Plastic Bags Are Making a Comeback. Will It Last?
(Bloomberg Opinion) -- After decades of bitter fights, environmentalists seemed to be winning the war against single-use plastics in recent years, with cities around the world banning or taxing them. Then the coronavirus arrived, raising fears that reusable goods might lead to infections. The impact has been swift. From Maine to Hawaii, plastic-bag bans have been suspended or postponed. In San Francisco, reusable shopping bags — once totems of the city's vibrant commitment to sustainability — have simply been outlawed.
These reversals have sparked deep concern among activists. Some fear the bans will never be reinstated; others that reusable products may be permanently tainted as “unsafe.” The good news is that activists aren’t the only ones demanding more sustainable packaging these days. So are consumers — and some of the world's biggest corporations are paying attention.
Campaigns against consumer plastics date roughly to the discovery of the Pacific garbage patch in 1988. The environmental movement was soon galvanized, and single-use plastics — especially grocery bags and straws — became a focus of global activism. Much of this was misdirected. According to the Environmental Protection Agency, plastic bags and wraps amounted to only about 0.3% of all the waste generated by homes and businesses in 2010. By comparison, containers and packaging make up about 30%.
Nonetheless, the proliferation of ocean plastic has worried consumers well beyond San Francisco. Last year, a survey of 6,000 people in 11 countries found that 77% perceived plastics to be the "least environmentally-friendly packaging material.” Perhaps unsurprisingly, 72% said they're buying more environmentally friendly products than they were five years ago, and 83% thought it was important for companies to design products that can be reused or recycled.
Those shifting perceptions haven’t gone unnoticed by consumer brands. Over the past decade, some of the biggest have adopted ambitious sustainability agendas. In 2017, Apple Inc. rolled out an aggressive strategy to embrace sustainable paper and cardboard, which resulted in a 30% reduction in plastic use in iPhone 7 packaging. The next year, nearly 300 global organizations, including companies such as Nestle SA, Mondelez International Inc. and Colgate-Palmolive Co., pledged to eliminate unnecessary plastic packaging entirely.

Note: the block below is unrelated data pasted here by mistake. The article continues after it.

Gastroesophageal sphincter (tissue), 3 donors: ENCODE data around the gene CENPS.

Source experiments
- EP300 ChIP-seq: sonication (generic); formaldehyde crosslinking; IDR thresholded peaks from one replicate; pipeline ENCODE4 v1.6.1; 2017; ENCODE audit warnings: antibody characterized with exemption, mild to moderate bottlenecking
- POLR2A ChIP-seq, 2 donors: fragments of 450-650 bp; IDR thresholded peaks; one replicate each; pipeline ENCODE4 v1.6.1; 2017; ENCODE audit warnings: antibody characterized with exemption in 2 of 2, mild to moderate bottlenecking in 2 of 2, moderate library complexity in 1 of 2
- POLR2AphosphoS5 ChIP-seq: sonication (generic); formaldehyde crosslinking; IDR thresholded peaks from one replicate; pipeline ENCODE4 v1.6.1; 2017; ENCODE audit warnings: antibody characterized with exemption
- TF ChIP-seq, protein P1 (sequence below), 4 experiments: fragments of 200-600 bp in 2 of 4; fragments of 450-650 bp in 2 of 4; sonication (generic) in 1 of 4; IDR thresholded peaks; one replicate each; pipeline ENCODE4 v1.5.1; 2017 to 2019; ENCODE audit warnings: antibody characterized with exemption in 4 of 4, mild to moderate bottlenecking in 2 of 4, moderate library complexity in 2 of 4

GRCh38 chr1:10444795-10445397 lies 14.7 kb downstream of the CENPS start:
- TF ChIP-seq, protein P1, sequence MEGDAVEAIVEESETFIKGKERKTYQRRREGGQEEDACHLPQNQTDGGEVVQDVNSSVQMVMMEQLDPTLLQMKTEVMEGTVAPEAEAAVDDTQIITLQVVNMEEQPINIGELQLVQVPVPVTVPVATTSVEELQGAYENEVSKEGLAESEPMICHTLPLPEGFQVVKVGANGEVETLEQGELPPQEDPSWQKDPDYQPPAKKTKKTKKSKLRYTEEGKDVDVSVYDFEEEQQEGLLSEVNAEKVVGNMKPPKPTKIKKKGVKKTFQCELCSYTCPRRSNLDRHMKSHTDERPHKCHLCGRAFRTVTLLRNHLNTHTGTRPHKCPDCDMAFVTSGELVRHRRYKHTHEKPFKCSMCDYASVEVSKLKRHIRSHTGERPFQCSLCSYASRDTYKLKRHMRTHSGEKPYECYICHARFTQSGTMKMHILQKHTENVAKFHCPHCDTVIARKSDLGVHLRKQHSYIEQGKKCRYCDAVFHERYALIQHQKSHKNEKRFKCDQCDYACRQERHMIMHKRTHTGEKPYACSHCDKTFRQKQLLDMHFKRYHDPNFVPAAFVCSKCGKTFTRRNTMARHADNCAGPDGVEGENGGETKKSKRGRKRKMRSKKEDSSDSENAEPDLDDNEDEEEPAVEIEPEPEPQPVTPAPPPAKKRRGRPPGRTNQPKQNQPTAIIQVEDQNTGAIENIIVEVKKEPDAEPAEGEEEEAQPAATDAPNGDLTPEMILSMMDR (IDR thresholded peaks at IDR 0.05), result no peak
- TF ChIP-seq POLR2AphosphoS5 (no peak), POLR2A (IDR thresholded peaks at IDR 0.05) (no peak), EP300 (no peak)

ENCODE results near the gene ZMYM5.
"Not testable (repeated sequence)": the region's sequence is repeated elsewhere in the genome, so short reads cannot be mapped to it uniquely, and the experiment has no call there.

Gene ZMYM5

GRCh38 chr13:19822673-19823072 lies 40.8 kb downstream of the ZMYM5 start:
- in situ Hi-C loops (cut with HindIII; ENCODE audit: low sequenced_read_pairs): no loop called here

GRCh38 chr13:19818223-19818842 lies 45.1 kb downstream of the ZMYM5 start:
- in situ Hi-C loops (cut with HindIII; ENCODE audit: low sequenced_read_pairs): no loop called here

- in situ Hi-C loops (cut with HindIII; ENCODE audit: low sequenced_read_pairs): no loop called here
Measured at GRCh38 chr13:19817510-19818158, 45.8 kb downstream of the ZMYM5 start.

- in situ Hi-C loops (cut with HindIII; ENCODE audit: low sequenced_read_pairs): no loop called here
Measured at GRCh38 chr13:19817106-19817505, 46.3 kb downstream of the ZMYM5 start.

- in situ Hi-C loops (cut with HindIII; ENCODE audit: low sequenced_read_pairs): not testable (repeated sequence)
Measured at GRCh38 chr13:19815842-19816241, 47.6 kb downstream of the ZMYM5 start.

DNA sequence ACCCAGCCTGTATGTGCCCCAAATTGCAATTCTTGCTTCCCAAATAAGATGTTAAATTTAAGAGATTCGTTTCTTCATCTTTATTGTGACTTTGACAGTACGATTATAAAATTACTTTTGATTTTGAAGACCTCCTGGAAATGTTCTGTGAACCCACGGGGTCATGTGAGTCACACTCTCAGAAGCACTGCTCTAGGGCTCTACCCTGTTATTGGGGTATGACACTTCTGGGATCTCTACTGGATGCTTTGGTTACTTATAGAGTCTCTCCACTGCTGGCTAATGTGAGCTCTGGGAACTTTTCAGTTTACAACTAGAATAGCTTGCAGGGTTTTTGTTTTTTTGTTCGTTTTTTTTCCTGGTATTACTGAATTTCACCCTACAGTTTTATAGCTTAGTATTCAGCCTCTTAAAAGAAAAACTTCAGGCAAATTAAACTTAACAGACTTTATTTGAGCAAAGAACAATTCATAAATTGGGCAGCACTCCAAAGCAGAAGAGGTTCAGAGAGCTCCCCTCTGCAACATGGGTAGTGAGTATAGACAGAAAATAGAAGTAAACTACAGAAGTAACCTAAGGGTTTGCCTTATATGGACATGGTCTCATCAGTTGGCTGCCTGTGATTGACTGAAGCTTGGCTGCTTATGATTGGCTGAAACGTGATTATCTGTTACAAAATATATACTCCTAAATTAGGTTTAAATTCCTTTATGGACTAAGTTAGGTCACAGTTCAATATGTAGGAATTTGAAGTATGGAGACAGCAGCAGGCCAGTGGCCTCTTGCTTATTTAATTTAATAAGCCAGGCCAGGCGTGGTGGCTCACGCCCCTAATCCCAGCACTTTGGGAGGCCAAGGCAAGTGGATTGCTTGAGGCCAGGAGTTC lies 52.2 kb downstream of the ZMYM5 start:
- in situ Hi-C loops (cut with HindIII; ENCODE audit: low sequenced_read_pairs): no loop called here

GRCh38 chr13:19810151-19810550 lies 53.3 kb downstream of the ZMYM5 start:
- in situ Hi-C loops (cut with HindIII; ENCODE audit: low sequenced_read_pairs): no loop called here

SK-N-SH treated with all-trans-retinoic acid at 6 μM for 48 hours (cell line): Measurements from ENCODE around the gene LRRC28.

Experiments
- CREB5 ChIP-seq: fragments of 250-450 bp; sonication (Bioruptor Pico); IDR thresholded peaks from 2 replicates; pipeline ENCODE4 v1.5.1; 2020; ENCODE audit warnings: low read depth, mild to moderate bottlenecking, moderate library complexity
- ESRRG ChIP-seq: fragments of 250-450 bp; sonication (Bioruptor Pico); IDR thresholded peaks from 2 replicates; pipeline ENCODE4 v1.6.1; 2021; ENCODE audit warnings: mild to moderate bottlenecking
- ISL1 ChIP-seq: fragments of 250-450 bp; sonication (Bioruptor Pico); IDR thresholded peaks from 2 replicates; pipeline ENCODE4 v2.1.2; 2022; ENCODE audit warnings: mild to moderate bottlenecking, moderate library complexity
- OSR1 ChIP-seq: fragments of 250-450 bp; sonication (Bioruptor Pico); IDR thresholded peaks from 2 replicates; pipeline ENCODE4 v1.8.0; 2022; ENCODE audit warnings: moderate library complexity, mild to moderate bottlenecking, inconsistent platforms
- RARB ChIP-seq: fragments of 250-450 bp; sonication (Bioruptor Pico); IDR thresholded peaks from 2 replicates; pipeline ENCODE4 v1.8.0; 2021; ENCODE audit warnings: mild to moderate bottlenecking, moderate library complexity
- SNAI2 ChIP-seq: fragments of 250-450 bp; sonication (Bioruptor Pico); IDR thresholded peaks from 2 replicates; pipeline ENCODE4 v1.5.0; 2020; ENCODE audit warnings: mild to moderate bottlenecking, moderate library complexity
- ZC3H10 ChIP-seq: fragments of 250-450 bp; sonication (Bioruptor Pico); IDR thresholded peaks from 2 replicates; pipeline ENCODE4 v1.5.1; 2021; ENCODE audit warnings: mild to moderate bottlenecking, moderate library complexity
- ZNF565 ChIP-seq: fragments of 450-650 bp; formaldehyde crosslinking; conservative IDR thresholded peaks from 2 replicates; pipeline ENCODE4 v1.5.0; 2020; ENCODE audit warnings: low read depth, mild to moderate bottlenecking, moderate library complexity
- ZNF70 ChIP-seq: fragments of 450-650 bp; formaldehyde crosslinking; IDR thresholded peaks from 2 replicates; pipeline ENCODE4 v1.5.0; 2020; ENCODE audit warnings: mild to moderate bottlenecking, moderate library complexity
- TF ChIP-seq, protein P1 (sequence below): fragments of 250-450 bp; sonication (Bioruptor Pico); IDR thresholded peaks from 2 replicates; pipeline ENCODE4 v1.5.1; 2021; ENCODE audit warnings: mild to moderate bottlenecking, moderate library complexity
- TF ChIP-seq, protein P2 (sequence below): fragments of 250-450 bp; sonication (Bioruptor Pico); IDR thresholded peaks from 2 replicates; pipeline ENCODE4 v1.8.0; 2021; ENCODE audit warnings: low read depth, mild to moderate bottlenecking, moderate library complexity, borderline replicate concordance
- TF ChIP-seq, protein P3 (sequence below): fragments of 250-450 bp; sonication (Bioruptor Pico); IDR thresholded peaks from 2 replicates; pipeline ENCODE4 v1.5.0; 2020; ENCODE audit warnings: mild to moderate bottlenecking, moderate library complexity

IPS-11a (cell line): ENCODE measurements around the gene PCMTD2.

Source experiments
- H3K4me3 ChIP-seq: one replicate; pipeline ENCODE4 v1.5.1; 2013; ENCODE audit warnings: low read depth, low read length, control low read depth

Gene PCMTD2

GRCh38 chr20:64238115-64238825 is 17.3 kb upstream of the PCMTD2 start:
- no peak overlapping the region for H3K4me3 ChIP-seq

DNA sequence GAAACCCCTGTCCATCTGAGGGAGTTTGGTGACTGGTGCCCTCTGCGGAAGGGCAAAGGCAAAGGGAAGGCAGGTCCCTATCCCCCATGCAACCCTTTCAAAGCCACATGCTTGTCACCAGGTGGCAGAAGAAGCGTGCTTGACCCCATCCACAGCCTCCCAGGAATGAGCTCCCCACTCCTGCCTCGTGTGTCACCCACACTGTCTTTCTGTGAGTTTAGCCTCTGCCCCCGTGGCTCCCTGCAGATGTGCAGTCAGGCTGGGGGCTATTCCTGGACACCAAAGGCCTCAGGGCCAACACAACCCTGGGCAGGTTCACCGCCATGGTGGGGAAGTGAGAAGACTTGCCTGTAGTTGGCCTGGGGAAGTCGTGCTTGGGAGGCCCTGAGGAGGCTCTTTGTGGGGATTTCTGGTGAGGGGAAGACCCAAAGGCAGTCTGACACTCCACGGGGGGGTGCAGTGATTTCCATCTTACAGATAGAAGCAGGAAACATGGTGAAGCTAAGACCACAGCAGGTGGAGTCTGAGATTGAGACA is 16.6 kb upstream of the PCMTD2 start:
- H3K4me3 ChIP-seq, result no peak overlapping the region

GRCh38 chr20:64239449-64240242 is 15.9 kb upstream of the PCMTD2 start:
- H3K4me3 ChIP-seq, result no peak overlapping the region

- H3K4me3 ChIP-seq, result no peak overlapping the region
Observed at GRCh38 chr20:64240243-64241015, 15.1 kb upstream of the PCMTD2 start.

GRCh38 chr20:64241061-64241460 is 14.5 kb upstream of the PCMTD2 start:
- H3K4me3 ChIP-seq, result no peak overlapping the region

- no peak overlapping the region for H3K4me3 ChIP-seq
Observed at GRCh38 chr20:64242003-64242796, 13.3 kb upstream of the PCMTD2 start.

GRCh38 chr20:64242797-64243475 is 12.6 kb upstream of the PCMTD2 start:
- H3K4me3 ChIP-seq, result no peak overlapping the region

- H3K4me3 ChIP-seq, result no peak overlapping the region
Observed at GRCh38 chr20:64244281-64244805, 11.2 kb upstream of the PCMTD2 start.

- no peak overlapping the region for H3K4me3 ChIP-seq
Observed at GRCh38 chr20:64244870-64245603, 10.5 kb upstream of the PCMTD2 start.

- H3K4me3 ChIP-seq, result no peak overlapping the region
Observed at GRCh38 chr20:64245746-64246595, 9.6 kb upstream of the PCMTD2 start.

Some of those commitments may not amount to much. But the broader trend is unmistakable. For example, last May, 5,000 U.S. households gained access to a zero-waste e-commerce site called Loop. It offers brand-name products packaged in custom-designed glass and metal containers, which the company will deliver to your doorstep in reusable tote bags. Once you’re done with them, Loop will collect all the packaging for washing and refilling. Tom Szaky, the chief executive officer of TerraCycle, the company behind the site, told me that the experience isn't all that different from throwing stuff out; it asks almost nothing of the consumer.
Loop isn’t making much money to start. But its animating idea — that reuse should be as easy as throwing something away — is powerful enough that some very big consumer-goods companies are now designing packaging specifically for the site. Want Clorox wipes delivered in a reusable metal container? Loop has them. Want the same experience with Haagen-Dazs ice cream or Pantene shampoo? Loop has those too, along with products from 400 other brands. It also has a waiting list of would-be shoppers that's about "100,000 long," Szaky says. Later this year, the company will start offering pick-up-and-return services at retail outlets around the world.
"Manufacturers are promising recyclability and reusability," Szaky told me during a Zoom session, "and we're the easiest way to do it."
Loop may or may not be successful in the long-term. But the fact is, consumers everywhere are expressing a clear preference for sustainability — and brands are increasingly responsive. Whatever happens with plastic-bag bans, it’s highly likely that this dynamic will ensure that single-use plastics continue to fade from the marketplace. The coronavirus, for all of its challenges, won't change that hopeful trend.
This column does not necessarily reflect the opinion of the editorial board or Bloomberg LP and its owners.
Adam Minter is a Bloomberg Opinion columnist. He is the author of “Junkyard Planet: Travels in the Billion-Dollar Trash Trade” and the forthcoming "Secondhand: Travels in the New Global Garage Sale."
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